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The IoC container

mythz edited this page · 28 revisions

  1. Getting Started

    1. Creating your first project
      1. Create Service from scratch
    2. Your first webservice explained
    3. ServiceStack's new API Design
    4. Designing a REST-ful service with ServiceStack
    5. Example Projects Overview
    6. Learning Resources
  2. Reference

    1. Order of Operations
    2. The IoC container
    3. Configuration and AppSettings
    4. Metadata page
    5. Rest, SOAP & default endpoints
    6. SOAP support
    7. Routing
    8. Service return types
    9. Customize HTTP Responses
    10. Plugins
    11. Validation
    12. Error Handling
    13. Security
    14. Debugging
    15. JavaScript Client Library (ss-utils.js)
  3. Clients

    1. Overview
    2. C#/.NET client
    3. Add ServiceStack Reference
      1. C# Add Reference
      2. F# Add Reference
      3. VB.NET Add Reference
      4. Swift Add Reference
    4. Silverlight client
    5. JavaScript client
      1. Add TypeScript Reference
    6. Dart Client
    7. MQ Clients
  4. Formats

    1. Overview
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    3. ServiceStack's new HTML5 Report Format
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    5. MessagePack Format
    6. ProtoBuf Format
  5. View Engines

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    2. Markdown Razor
  6. Hosts

    1. IIS
    2. Self-hosting
    3. Messaging
    4. Mono
  7. Security

    1. Authentication/authorization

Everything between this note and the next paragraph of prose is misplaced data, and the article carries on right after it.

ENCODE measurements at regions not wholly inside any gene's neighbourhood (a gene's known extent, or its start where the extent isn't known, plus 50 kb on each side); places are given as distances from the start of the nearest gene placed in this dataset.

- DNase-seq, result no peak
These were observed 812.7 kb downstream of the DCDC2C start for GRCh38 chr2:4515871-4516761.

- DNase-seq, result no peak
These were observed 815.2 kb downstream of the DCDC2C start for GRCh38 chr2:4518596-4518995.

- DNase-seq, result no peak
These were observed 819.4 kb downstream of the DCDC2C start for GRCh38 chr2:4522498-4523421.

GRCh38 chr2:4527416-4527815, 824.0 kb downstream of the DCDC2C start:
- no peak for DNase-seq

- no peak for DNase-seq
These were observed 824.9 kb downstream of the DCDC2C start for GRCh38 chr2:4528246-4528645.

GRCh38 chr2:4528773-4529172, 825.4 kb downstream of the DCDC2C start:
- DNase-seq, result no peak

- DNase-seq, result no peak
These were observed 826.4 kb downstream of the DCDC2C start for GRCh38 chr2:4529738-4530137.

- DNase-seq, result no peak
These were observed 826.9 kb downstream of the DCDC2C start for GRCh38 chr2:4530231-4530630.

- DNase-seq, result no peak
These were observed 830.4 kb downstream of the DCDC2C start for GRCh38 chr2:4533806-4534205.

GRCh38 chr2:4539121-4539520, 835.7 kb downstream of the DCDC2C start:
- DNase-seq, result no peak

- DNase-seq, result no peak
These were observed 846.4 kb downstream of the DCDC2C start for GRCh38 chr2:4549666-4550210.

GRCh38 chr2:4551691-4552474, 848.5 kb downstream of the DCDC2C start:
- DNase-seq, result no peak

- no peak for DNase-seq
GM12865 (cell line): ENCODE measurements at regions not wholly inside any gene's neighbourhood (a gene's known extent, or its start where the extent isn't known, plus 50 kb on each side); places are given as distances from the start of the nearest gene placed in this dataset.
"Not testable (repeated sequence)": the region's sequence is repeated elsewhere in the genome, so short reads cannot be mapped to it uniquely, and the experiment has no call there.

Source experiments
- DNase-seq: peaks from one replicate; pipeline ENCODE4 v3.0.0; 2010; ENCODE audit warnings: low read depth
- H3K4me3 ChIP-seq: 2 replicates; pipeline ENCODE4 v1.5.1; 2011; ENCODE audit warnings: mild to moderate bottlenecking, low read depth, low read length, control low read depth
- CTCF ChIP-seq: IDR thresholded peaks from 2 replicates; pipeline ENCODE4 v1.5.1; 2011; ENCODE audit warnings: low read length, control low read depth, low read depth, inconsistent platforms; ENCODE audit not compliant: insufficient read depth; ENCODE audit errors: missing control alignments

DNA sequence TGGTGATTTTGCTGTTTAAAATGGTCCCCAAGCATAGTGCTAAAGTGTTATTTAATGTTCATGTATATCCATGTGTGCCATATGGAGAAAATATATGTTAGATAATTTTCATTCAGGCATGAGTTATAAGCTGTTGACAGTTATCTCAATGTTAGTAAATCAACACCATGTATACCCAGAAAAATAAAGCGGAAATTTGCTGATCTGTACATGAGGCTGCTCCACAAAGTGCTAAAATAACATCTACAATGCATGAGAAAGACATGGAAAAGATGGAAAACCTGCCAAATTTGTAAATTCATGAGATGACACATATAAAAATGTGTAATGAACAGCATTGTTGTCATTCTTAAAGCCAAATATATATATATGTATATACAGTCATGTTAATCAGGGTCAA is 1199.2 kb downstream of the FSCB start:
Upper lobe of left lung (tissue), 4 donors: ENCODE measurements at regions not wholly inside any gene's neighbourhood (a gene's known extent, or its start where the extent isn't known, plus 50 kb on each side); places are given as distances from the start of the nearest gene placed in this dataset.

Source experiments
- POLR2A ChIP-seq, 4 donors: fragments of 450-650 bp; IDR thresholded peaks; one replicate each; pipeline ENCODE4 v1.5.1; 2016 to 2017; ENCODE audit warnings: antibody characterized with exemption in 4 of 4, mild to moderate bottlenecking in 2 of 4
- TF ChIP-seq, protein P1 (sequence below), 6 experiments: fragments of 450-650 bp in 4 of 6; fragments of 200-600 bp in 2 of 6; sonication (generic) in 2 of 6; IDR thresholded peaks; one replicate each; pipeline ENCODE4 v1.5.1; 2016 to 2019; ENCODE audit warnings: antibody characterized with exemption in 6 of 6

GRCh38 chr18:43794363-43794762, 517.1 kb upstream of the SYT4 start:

2. Sessions
    3. Restricting Services
  8. Advanced

    1. Configuration options
    2. Access HTTP specific features in services
    3. Logging
    4. Serialization/deserialization
    5. Request/response filters
    6. Filter attributes
    7. Concurrency Model
    8. Built-in caching options
    9. Built-in profiling
    10. Form Hijacking Prevention
    11. Auto-Mapping
    12. HTTP Utils
    13. Virtual File System
    14. Config API
    15. Physical Project Structure
    16. Modularizing Services
    17. ServiceStack Integration
    18. Embedded Native Desktop Apps
    19. Auto Batched Requests
  9. Server Events

    1. Overview
    2. JavaScript Client
    3. C# Server Events Client
    4. Redis Server Events
  10. Plugins

    1. Auto Query
    2. Server Sent Events
    3. Swagger API
    4. Postman
    5. Request logger
    6. Sitemaps
  11. Tests

    1. Testing
    2. HowTo write unit/integration tests
  12. ServiceStackVS

    1. Install ServiceStackVS
    2. Add ServiceStack Reference
    3. AngularJS App Template
    4. ReactJS App Template
  13. Other Languages

    1. FSharp
      1. Add ServiceStack Reference
    2. VB.NET
      1. Add ServiceStack Reference
    3. Swift
      1. Swift Add Reference
  14. Deployment

    1. Deploy Multiple Sites to single AWS Instance
      1. Simple Deployments to AWS with WebDeploy
    2. Advanced Deployments with OctopusDeploy
  15. Install 3rd Party Products

    1. Redis on Windows
    2. RabbitMQ on Windows
  16. Use Cases

    1. Single Page Apps
    2. Azure
      1. Connecting to Azure Redis via SSL
    3. Logging
    4. Bundling and Minification
    5. NHibernate
  17. Performance

    1. Real world performance
  18. How To

    1. Sending stream to ServiceStack